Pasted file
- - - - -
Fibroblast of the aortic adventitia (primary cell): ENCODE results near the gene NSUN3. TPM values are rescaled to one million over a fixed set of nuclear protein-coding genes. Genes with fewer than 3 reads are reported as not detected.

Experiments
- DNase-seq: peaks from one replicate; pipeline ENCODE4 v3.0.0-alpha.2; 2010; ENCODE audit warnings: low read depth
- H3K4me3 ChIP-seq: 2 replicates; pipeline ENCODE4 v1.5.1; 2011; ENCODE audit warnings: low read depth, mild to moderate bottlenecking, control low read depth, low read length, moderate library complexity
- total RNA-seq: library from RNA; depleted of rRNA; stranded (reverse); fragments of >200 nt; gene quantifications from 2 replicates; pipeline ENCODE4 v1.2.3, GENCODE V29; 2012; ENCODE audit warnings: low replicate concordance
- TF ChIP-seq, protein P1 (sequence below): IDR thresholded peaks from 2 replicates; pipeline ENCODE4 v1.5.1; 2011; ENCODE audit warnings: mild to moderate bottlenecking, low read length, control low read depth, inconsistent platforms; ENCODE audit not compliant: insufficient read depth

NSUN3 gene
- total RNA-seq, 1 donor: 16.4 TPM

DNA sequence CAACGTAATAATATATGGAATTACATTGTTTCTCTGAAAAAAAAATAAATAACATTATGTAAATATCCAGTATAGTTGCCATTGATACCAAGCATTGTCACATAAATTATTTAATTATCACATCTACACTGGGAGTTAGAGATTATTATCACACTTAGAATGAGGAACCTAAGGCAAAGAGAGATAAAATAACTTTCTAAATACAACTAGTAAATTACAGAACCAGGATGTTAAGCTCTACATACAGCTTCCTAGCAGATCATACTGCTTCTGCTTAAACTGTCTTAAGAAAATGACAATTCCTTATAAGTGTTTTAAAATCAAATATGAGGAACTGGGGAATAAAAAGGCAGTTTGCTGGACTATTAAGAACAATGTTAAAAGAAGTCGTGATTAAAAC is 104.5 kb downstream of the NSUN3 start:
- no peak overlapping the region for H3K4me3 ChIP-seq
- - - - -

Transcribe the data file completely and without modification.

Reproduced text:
Fibroblast of the aortic adventitia (primary cell): ENCODE results near the gene NSUN3. TPM values are rescaled to one million over a fixed set of nuclear protein-coding genes. Genes with fewer than 3 reads are reported as not detected.

Experiments
- DNase-seq: peaks from one replicate; pipeline ENCODE4 v3.0.0-alpha.2; 2010; ENCODE audit warnings: low read depth
- H3K4me3 ChIP-seq: 2 replicates; pipeline ENCODE4 v1.5.1; 2011; ENCODE audit warnings: low read depth, mild to moderate bottlenecking, control low read depth, low read length, moderate library complexity
- total RNA-seq: library from RNA; depleted of rRNA; stranded (reverse); fragments of >200 nt; gene quantifications from 2 replicates; pipeline ENCODE4 v1.2.3, GENCODE V29; 2012; ENCODE audit warnings: low replicate concordance
- TF ChIP-seq, protein P1 (sequence below): IDR thresholded peaks from 2 replicates; pipeline ENCODE4 v1.5.1; 2011; ENCODE audit warnings: mild to moderate bottlenecking, low read length, control low read depth, inconsistent platforms; ENCODE audit not compliant: insufficient read depth

NSUN3 gene
- total RNA-seq, 1 donor: 16.4 TPM

DNA sequence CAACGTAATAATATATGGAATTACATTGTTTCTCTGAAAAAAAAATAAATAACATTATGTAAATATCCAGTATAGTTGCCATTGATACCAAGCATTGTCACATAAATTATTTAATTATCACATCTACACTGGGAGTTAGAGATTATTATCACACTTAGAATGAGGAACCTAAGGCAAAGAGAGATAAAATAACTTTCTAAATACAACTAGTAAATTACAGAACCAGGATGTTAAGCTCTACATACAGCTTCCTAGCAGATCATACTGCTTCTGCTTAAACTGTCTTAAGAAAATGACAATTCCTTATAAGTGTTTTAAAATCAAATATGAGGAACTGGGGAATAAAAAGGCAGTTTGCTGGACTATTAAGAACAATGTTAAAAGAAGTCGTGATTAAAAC is 104.5 kb downstream of the NSUN3 start:
- no peak overlapping the region for H3K4me3 ChIP-seq